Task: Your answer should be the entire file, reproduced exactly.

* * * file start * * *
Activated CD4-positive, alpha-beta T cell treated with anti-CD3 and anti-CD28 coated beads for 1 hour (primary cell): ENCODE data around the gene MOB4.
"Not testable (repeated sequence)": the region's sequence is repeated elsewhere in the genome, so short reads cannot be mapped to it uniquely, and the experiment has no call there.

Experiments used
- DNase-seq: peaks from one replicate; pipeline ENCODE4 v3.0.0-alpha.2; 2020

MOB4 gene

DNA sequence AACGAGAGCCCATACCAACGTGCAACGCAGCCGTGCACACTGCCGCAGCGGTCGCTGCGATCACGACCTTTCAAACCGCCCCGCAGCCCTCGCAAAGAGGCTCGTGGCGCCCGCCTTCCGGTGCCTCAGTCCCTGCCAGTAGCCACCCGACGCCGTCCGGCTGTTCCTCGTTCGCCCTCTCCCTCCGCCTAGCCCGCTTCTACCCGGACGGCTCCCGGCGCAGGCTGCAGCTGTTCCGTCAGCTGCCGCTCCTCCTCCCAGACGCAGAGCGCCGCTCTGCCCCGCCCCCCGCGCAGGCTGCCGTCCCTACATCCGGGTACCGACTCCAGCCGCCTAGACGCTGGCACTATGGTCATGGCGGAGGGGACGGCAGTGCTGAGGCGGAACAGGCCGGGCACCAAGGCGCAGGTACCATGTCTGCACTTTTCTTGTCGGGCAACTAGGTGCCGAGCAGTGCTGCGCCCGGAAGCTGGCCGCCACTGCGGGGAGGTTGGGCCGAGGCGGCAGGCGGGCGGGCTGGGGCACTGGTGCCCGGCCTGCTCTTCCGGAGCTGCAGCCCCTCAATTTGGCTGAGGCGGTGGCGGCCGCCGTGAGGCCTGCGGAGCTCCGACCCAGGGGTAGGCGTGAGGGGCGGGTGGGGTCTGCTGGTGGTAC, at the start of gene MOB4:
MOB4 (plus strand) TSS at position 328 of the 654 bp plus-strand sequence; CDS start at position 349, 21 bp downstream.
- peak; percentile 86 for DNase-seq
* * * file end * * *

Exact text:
Activated CD4-positive, alpha-beta T cell treated with anti-CD3 and anti-CD28 coated beads for 1 hour (primary cell): ENCODE data around the gene MOB4.
"Not testable (repeated sequence)": the region's sequence is repeated elsewhere in the genome, so short reads cannot be mapped to it uniquely, and the experiment has no call there.

Experiments used
- DNase-seq: peaks from one replicate; pipeline ENCODE4 v3.0.0-alpha.2; 2020

MOB4 gene

DNA sequence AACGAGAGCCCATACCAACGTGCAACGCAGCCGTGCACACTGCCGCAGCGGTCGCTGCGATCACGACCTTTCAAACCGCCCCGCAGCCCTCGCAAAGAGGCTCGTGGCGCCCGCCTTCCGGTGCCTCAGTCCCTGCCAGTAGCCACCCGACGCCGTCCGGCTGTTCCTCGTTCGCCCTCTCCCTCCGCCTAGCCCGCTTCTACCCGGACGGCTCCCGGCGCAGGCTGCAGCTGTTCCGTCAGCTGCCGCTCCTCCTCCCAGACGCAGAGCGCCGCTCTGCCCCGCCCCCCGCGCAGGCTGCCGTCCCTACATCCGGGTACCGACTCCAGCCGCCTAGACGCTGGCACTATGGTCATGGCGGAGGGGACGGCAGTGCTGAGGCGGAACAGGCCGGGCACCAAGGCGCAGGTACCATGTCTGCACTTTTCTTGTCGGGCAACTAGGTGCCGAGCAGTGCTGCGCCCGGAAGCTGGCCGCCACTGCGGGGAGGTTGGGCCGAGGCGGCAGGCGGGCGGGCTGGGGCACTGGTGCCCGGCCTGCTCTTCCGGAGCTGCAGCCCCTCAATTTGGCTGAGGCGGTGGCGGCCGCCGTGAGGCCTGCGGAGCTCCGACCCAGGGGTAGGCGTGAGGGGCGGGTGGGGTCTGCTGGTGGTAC, at the start of gene MOB4:
MOB4 (plus strand) TSS at position 328 of the 654 bp plus-strand sequence; CDS start at position 349, 21 bp downstream.
- peak; percentile 86 for DNase-seq